All Aboard Harvest | Steph: Floatin’ around
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Steph: Floatin’ around

Steph: Floatin’ around

When we are harvesting at home, there is always someone in the crew who is the ‘floater’. The floater doesn’t have a specific piece of machinery to run. They get to supervise, so to speak. Since our machines are split up yet again, it gives freedom to be able to go from field to field if things go wrong. Normally this floater is Dad since he is the most useful when it comes to fixing and problem solving. However today, it was me who got to be floater. I was honored to be given such an opportunity. Here’s how my day went down.

We have had a Gleaner demo out with us the past week to help us keep up so I had to go to the farm and get the header trailer for it since it was going back that day. From there, I went to help shift equipment to the next field. Once things got going, I jumped in the grain cart with my Grandpa Bob, who helps us at home, to get some good shots of all the action. I got in as a passenger and not long after was made operator because Grandpa got sent to the other field to help with a broken air conditioner (we also borrowed a Case from a fellow harvester friend and that’s the machine that the AC broke in). Soon after, Dad had me jump in his combine so he could go to the end and talk to our farmer. My Grandpa Bob came back saying that the air conditioner could not be fixed so Dad told me to go be a ‘nice sister’ and run that combine (which my brother had been driving) to give him a break. That ended up being the worst part of the day since I had to drive with the door open and chaff flying in the cab to maintain a decent temperature along with my sanity.

Wowza, that was a lot to take in. That was my day.

Harvest Tip: Being versatile pays off.

SO-Grafton, ND

Do you think Dad’s full enough?

SO-Grafton, ND

He spilt over the tip-tops so he had to clean up his mess.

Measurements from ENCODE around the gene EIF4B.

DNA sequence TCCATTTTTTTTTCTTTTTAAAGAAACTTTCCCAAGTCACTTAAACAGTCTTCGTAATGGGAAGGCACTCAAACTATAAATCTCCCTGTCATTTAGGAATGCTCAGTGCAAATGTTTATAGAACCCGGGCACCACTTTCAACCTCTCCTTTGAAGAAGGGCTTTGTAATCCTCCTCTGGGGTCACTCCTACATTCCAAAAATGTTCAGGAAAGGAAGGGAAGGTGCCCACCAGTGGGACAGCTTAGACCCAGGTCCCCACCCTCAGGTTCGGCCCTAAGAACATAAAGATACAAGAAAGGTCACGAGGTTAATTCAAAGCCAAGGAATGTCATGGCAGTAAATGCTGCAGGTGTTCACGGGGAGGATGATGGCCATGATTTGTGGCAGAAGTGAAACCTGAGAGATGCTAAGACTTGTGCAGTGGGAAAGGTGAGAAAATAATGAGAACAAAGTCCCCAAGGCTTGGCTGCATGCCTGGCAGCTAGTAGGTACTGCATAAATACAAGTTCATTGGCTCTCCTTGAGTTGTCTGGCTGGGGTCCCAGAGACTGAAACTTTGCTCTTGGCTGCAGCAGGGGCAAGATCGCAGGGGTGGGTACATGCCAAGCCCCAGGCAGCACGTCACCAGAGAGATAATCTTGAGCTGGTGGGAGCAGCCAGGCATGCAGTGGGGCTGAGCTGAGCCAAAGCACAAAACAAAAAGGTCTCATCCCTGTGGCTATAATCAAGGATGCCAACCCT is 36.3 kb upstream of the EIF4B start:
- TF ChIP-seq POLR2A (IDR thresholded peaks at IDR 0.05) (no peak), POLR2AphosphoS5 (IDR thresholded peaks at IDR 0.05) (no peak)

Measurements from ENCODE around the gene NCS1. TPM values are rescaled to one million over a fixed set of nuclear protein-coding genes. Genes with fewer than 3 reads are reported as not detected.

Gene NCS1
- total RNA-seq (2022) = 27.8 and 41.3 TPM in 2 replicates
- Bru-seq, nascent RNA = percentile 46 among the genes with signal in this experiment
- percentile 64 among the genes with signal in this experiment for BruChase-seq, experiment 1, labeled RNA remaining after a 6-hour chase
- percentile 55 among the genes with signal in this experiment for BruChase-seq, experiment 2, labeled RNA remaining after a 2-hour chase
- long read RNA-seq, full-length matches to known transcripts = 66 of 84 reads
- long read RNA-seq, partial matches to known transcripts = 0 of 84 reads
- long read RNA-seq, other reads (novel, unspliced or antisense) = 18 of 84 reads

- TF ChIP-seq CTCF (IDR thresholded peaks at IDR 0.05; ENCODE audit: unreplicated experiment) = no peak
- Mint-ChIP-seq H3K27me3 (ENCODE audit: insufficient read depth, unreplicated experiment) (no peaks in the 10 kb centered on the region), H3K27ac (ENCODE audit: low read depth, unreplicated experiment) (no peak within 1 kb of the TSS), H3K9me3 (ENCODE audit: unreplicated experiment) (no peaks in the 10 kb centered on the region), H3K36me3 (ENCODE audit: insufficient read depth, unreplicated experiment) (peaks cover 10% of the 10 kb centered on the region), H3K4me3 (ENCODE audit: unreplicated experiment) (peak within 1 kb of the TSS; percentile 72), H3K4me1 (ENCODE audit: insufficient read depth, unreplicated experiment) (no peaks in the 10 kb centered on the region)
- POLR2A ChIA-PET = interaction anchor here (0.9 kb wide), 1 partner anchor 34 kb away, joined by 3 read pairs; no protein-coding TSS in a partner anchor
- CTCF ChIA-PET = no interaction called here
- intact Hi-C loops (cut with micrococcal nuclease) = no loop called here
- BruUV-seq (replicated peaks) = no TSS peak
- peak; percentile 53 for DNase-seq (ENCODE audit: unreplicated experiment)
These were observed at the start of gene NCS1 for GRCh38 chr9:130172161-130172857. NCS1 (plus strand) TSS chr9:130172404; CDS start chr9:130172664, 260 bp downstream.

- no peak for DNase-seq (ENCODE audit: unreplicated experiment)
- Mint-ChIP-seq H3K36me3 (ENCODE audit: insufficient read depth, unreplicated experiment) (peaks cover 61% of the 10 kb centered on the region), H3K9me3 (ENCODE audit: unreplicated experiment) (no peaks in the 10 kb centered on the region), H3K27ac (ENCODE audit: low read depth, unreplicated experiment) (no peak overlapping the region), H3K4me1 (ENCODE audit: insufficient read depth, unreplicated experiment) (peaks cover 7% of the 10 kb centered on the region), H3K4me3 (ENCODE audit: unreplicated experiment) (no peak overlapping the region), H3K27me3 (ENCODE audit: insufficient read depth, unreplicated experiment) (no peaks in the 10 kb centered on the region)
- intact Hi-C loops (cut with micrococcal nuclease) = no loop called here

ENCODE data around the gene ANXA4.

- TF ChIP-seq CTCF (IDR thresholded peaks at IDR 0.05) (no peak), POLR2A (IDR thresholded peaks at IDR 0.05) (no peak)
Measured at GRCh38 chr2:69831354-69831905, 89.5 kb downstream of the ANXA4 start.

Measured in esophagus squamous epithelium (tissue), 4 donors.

SO-Grafton, ND

SO-Grafton, ND

Grandpa Bob poses outside his rig.

SO-Grafton, ND

Our two New Hollands cutting together at last.

SO-Grafton, ND

Do you think there are enough vehicles on the end? All the truckers drive out seperately.

So-Grafton, ND

Another full hopper which is to be expected in 80 bushel wheat.

All Aboard Harvest is sponsored by High Plains Journal and Syngenta. You can contact Stephanie at stephanie@allaboardharvest.com.

5 Comments
  • hussein
    Posted at 15:57h, 09 August

    hi , i am hussein from iraq , i wanna ask you about the tractor that your grand. ride ….. , year of made , the price for it in u.s.a ….
    thank you.

    • Steph Osowski
      Posted at 18:05h, 14 August

      Hello, our tractor is a 1995 and we got it used but they would be around $60,000 brand new.

  • Megan Roland
    Posted at 23:47h, 10 August

    Steph, I couldn’t help but get a big hearty laugh out of this post! I can completely relate and those days are more chaotic and exciting than you could ever put into words. We’ve adopted the term “MVP” for our “floaters.” They’re/we’re the glue to keep it all together right?! 🙂

    • Steph Osowski
      Posted at 18:00h, 14 August

      It is so very true, what would those boys do without us in the fields?! Us girls have to keep em all in line. I sure wish we could have found time to meet up this summer sometime. We were so close to each other some stops! I loved your last post, everything you said clicked with us as well. Enjoy your last year of college and hope the rest of your harvest goes well and SAFE! 🙂

  • Megan Roland
    Posted at 00:25h, 16 August

    Yep, us girls pick up a lot of slack for those boys huh? 😉 And ah I know, I’m so sad we weren’t able to meet up either. But harvest just seemed extra busy and chaotic this year. I guess we can blame it on the early start to everything. Thanks for the kudos on my post! I certainly enjoyed your writing throughout the summer and always found your stories so relatable. Best of luck to you this year at college and hopefully our paths cross sometime in the near future! 🙂